3.6 The duty casted upon an IRP in terms of regulation 13(1) of the CIRP Regulations read with section 18(1)(b) to collate and verify the claims against the CD, is one of the many duties entrusted on the IP to ensure effective outcomes under the Code. In the instant case, the CoC had already approved a consolidated fee of IRP for performing the functions entrusted upon him under the Code and regulations, including verification of claims. Therefore, the DC is of the view that the IP has wrongly presented to the CoC, an additional expense of verification of claim which is his inherent duty as an IRP. Accordingly, the DC finds the IP in contravention of section 208(2)(a) and 208(2)(e) of the Code and regulation 7(2)(a) and 7(2)(h) of the IP Regulations alongwith Clause 1, 2, 14 and 25 and 26 of the Code of Conduct.
4. Delay in filing report certifying for constitution of CoC
4.1 The Board observed that as per the public announcement, the last date for submission of claim was 14.04.2022 and therefore the claim verification should have been completed on or before 21.04.2022 and report certifying constitution of the CoC should have been filed before AA by 23.04.2022. However, the report certifying constitution of CoC was filed before AA on 03.05.2022. Accordingly, there was a delay of 10 days in filing the report certifying constitution of CoC before AA. The Board therefore was of the prima facie view that the IP has inter-alia violated regulation 17(1) of the CIRP Regulations and clauses 1, 2, 13 and 14 of the Code of Conduct.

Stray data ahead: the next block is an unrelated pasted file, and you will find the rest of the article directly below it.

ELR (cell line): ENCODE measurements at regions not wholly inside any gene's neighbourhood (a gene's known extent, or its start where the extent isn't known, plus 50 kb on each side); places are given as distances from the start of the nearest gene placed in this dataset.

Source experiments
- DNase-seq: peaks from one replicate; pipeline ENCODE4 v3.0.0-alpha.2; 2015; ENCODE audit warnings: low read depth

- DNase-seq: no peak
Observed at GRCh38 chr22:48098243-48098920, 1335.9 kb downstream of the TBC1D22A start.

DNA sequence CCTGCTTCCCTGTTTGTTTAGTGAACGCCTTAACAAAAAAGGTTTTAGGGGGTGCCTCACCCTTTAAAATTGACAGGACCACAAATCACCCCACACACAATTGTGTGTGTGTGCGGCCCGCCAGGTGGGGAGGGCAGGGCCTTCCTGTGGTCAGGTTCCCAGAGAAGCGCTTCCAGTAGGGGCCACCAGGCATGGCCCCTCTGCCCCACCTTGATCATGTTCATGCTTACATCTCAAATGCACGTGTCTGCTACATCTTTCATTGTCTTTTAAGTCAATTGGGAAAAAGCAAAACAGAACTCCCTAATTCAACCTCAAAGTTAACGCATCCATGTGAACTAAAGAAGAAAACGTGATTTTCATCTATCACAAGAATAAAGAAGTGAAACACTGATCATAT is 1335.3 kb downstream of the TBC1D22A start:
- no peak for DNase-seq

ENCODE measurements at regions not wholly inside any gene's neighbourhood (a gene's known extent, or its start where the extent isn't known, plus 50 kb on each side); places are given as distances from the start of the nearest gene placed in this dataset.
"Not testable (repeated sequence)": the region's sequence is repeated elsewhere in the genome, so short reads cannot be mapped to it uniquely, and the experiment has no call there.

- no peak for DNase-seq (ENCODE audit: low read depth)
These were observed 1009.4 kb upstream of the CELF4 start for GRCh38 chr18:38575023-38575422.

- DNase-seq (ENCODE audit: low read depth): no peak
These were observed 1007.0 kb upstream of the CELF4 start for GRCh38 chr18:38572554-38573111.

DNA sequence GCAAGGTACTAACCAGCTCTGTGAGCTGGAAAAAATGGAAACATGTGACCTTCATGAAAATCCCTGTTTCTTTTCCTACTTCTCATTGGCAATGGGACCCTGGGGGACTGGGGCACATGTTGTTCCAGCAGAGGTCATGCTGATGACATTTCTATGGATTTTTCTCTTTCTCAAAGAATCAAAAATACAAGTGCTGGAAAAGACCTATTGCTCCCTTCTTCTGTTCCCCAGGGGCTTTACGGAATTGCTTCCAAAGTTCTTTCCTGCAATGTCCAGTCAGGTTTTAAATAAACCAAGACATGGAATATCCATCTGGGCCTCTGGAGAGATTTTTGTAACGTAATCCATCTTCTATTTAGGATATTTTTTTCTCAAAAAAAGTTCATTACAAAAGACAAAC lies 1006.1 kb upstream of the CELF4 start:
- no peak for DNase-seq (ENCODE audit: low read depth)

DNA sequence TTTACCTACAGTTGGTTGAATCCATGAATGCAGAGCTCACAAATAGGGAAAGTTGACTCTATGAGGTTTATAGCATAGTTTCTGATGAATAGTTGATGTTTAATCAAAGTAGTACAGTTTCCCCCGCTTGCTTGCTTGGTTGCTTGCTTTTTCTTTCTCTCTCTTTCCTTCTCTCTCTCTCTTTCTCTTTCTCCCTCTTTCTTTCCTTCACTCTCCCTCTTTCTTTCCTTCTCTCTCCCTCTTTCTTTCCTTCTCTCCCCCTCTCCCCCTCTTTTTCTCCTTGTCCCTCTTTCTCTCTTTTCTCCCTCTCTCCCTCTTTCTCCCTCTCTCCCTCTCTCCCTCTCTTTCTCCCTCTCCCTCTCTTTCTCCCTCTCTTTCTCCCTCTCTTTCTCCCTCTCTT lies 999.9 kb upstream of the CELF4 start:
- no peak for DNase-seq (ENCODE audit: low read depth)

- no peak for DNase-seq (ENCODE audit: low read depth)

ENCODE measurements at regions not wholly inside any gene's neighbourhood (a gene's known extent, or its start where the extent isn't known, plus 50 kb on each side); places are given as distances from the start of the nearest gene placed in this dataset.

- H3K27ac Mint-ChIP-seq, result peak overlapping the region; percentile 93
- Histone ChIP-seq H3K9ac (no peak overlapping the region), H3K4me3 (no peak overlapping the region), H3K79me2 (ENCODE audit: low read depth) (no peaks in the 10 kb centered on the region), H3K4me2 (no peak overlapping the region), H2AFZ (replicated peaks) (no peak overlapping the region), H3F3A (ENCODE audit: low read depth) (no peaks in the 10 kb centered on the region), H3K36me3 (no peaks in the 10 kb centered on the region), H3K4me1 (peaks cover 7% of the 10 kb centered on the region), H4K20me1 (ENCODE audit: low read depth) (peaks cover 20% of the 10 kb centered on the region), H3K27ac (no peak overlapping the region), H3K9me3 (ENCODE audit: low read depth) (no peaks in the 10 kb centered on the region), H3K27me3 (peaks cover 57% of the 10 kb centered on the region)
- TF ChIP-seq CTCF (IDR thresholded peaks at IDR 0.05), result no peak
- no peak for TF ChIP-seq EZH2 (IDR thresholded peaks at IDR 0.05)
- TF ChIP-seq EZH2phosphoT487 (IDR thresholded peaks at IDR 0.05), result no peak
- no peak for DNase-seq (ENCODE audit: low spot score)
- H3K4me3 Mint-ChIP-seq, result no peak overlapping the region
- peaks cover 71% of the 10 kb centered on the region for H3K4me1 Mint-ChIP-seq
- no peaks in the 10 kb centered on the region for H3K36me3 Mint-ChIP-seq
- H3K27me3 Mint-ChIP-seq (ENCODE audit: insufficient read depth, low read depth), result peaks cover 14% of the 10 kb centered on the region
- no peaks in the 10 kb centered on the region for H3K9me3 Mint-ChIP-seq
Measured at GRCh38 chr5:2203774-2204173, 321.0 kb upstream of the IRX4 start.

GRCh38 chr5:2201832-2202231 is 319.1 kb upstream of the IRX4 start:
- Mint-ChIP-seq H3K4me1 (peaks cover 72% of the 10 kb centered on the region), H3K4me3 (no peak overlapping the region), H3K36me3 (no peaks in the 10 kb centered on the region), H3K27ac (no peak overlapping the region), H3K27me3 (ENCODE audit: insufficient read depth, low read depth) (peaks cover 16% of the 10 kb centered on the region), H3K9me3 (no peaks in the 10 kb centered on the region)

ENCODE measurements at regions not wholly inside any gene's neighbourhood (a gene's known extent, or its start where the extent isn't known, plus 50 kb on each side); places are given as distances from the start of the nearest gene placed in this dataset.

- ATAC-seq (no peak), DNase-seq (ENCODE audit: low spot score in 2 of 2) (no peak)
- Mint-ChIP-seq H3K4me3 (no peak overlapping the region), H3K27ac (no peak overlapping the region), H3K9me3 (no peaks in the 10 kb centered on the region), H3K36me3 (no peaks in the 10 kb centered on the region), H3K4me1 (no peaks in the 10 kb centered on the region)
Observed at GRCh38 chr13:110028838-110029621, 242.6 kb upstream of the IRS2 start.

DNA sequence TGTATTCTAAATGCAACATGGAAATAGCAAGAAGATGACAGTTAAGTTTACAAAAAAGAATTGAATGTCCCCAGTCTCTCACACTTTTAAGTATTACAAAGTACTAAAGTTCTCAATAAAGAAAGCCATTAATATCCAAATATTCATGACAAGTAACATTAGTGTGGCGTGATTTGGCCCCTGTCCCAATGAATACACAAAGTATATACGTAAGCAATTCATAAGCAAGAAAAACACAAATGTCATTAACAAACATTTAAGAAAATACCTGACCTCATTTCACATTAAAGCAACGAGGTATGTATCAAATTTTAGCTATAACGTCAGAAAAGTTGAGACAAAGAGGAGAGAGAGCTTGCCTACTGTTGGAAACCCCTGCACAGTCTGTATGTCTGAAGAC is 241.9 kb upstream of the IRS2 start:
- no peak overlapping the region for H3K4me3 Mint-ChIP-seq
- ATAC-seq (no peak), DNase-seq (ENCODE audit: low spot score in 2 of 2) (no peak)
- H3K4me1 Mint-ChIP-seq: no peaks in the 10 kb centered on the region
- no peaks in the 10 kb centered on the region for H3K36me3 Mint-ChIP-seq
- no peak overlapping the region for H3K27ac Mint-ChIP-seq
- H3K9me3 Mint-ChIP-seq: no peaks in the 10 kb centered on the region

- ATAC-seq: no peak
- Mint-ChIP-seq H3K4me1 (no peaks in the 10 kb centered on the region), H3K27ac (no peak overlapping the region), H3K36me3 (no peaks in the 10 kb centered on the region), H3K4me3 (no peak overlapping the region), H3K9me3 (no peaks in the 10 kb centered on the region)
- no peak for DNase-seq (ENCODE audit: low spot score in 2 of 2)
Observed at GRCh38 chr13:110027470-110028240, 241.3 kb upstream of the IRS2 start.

Submissions by the IP